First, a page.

p. 238

five, again pierced him smilingly with five and twenty shafts. Then Kritavarman, O king, pierced every one of those great car-warriors with five shafts, and Bhima again with seven. And the son of Hridika felled both the bow and the standard of Bhima from the latter's car. Then that mighty car-warrior, with great speed, wrathfully struck Bhima, whose bow had been cut off with seventy keen shafts in the chest. Then mighty Bhima, deeply pierced with those excellent shafts of Hridika's son, trembled on his car like a mountain during an earthquake. Beholding Bhimasena in that condition, the Parthas headed by king Yudhishthira the just afflicted Kritavarman, O king, shooting at him many shafts. Encompassing that warrior there with throngs of cars, O sire, they cheerfully began to pierce him with their shafts, desiring to protect the Wind-god's son in that battle. Then mighty Bhimasena recovering consciousness, took up in that battle a dart made of steel and equipped with a golden staff, and hurled it with great speed from his own car at the car of Kritavarman. That dart resembling a snake freed from its slough, hurled from Bhima's hands, fierce-looking, blazed forth as it proceeded towards Kritavarman. Beholding that dart endued with the splendour of the Yuga-fire coursing towards him, the son of Hridika cut it in twain with two shafts. Thereupon, that dart decked with gold, thus cut off, fell down on the earth, illumining the ten points of the compass, O king, like a large meteor falling from the firmament. Seeing his dart baffled, Bhima blazed forth in wrath. Then taking tip another bow which was tougher and whose twang was louder, Bhimasena, filled with wrath, attacked the son of Hridika in that battle. Then O king, Bhima, of terrible might, struck Kritavarman, in the centre of the chest with five shafts, in consequence of thy evil policy, O monarch! The ruler of the Bhoja then, mangled in every limb, O sire, by Bhimasena, shone resplendent in the field like a red Asoka covered with flowers. Then that mighty bowman, viz., Kritavarman, filled with rage, smilingly struck Bhimasena with three shafts, and having struck him forcibly, pierced in return every one of those great car-warriors struggling vigorously in battle, with three shafts. Each of the latter then pierced him in return with seven shafts. Then that mighty car-warrior of the Satwata race, filled with rage, cut off, smiling in that battle, with a razor-faced shaft the bow of Sikhandin. Sikhandin then, seeing his bow cut off, quickly took up a sword and a bright shield decked with a hundred moons. Whirling his large shield, decked with gold, Sikhandin sent that sword towards the car of Kritavarman. That large sword, cutting off, O king, Kritavarman's bow with arrow fixed thereon, fell down on the earth, like. O monarch, a bright luminary loosened from the firmament. Meanwhile, those mighty car-warriors quickly and deeply pierced Kritavarman with their shafts in that battle. Then that slayer of hostile heroes, viz., the son of Hridika, casting off, that broken bow, and taking up another, pierced each of the Pandavas with three straight shafts. And he pierced Sikhandin at first with three, and then with five shafts. Then the illustrious Sikhandin, taking up another bow, checked the son of Hridika with many swift-flying shafts,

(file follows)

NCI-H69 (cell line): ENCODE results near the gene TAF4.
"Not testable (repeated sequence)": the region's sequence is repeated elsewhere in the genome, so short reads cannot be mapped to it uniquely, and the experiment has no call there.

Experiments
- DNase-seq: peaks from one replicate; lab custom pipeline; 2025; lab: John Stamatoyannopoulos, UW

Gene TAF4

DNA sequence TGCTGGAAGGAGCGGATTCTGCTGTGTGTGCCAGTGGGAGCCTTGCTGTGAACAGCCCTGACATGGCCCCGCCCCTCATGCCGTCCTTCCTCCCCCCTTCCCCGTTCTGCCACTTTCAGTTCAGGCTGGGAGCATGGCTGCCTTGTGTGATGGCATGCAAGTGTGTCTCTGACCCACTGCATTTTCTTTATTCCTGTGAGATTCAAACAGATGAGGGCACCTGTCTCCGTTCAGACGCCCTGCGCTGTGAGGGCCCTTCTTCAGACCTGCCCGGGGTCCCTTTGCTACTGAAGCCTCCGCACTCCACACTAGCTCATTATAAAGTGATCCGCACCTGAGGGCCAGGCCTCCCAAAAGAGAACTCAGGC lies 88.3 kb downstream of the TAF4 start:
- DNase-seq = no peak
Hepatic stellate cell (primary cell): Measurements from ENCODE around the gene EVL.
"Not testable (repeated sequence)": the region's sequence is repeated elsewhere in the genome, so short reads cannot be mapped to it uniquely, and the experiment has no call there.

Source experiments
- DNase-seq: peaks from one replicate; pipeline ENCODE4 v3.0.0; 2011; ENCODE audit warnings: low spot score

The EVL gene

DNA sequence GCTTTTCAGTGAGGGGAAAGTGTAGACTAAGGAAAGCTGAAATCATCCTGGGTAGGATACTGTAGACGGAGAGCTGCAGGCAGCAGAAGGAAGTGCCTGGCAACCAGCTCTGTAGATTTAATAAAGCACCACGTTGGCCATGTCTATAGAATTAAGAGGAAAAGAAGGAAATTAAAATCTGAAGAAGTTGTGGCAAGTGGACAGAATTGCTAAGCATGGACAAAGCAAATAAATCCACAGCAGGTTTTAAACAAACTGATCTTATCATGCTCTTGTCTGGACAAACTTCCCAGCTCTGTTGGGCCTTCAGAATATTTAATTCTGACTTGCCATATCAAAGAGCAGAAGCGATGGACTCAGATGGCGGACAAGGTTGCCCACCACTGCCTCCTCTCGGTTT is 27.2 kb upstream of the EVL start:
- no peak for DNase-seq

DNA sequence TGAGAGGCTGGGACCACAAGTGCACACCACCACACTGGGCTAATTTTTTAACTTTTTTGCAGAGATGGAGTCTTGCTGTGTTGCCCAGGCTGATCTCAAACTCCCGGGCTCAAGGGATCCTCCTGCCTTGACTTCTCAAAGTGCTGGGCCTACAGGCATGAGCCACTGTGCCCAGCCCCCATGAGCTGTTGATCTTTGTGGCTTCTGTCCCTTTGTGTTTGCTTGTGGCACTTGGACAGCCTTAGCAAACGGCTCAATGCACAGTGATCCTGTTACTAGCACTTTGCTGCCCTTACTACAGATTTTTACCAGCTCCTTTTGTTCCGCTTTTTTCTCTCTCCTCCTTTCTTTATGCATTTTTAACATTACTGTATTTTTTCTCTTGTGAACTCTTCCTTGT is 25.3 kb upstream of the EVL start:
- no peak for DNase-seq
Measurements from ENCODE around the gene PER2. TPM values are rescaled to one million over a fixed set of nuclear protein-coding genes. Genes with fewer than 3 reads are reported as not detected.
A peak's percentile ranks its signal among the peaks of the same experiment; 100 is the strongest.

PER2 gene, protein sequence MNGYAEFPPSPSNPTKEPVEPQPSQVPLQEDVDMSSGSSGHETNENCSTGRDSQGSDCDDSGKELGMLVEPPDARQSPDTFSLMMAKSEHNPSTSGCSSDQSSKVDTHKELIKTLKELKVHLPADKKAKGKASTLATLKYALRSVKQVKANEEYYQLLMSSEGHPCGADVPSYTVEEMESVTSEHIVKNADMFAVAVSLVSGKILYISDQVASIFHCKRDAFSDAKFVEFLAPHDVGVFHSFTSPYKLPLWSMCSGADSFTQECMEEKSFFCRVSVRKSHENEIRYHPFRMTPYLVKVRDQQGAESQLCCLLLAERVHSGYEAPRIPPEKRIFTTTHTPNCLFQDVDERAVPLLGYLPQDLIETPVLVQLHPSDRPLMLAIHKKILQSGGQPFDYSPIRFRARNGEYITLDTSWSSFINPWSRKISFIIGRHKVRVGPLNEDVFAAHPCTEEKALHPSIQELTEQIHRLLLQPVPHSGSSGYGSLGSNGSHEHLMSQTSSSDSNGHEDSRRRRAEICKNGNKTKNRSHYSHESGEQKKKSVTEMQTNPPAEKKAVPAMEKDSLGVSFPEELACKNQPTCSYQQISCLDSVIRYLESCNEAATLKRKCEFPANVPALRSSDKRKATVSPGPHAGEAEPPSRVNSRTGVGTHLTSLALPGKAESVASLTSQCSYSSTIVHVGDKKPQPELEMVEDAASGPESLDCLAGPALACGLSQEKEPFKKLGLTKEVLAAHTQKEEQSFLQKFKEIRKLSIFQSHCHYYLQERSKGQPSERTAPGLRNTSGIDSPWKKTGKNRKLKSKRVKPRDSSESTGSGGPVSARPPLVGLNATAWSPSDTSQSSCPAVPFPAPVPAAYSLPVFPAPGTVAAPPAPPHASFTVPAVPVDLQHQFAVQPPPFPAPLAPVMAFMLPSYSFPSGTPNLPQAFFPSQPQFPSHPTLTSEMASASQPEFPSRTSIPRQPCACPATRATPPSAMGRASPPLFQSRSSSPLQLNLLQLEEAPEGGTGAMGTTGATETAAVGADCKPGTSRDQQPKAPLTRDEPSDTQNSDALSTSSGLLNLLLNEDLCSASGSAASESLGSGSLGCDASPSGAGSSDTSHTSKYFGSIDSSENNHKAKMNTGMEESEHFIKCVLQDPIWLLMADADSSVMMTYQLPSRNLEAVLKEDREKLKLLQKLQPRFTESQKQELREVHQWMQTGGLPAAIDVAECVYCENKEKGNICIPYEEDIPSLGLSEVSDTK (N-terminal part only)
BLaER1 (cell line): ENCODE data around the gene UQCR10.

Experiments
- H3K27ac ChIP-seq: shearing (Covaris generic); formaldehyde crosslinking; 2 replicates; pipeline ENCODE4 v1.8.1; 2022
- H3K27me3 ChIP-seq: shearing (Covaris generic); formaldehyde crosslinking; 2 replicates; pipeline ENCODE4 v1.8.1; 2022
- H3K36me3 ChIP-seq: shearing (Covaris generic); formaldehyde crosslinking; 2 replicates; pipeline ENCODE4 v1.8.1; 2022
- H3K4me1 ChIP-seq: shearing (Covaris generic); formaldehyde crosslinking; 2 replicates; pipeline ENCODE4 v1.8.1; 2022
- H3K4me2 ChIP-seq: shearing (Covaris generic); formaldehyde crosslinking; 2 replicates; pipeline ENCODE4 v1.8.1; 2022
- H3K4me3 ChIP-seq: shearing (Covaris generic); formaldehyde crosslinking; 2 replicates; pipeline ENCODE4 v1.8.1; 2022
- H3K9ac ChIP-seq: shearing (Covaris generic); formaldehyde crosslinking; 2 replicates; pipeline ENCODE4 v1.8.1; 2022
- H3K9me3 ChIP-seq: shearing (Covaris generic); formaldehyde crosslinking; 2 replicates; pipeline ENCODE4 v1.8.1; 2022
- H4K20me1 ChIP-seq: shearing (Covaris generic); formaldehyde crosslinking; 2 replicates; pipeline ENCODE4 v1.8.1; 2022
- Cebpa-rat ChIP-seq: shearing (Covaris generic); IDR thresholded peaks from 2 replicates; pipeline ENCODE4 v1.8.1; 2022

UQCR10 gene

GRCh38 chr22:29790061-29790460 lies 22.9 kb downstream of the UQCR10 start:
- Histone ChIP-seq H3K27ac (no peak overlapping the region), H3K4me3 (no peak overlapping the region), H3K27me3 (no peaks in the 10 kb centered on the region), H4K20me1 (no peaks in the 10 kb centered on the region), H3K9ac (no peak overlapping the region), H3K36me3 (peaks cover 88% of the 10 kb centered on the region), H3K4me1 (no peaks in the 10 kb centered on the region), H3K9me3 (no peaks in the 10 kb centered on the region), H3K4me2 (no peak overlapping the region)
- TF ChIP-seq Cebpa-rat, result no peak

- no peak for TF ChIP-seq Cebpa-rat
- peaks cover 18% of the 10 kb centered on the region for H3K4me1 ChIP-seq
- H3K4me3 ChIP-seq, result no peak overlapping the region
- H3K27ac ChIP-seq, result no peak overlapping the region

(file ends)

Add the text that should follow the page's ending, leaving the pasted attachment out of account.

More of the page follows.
p. 239

furnished with heads like tortoise nails. Then, O king, the son of Hridika, inflamed with rage in that battle, rushed impetuously at that mighty car-warrior, viz., the son of Yajnasena, that warrior, O monarch, who was the cause of the illustrious Bhishma's fall in battle. Indeed, the heroic Kritavarman rushed at Sikhandin, displaying his might, like a tiger at an elephant. Then those two chastisers of foes, who resembled a couple of huge elephants or two blazing fires, encountered each other with clouds of shafts. And they took their best of bows and aimed their arrows, and shot them in hundreds like a couple of suns shedding their rays. And those two mighty car-warriors scorched each other with their keen shafts, and shone resplendent like two Suns appearing at the end of the Yuga. And Kritavarman in that battle pierced that mighty car-warrior viz., Yajnasena's son, with three and seventy shafts and once more with seven. Deeply pierced therewith, Sikhandin sat down in pain on the terrace of his car, throwing aside his bow and arrows, and was overtaken by a swoon. Beholding that hero in a swoon, thy troops, O bull among men, worshipped the son of Hridika, and waved their garments in the air. Seeing Sikhandin thus afflicted with the shafts of Hridika's son his charioteer quickly bore that mighty car-warrior away from the battle. The Parthas, beholding Sikhandin lying senseless on the terrace of his car, soon encompassed Kritavarman in that battle with crowds of cars. The mighty car-warrior, Kritavarman, then achieved a most wonderful feat there, inasmuch as, alone, he held in check all the Parthas with their followers. Having thus vanquished the Parthas, that mighty car-warrior then vanquished the Chedis, the Panchalas, the Srinjayas, and the Kekayas, all of whom are endued with great prowess. The forces of the Pandavas then, thus slaughtered by the son of Hridika began to run in all directions, unable to stay coolly in battle. Having vanquished the sons of Pandu headed by Bhimasena himself, the son of Hridika stayed in battle like a blazing fire. Those mighty car-warriors, afflicted with torrents of shafts and routed by Hridika's son in battle, ventured not to face him.'"





 
MahabharataOnline.Com - Summary of Mahabharata, Stories, Translations and Scriptures from Mahabharata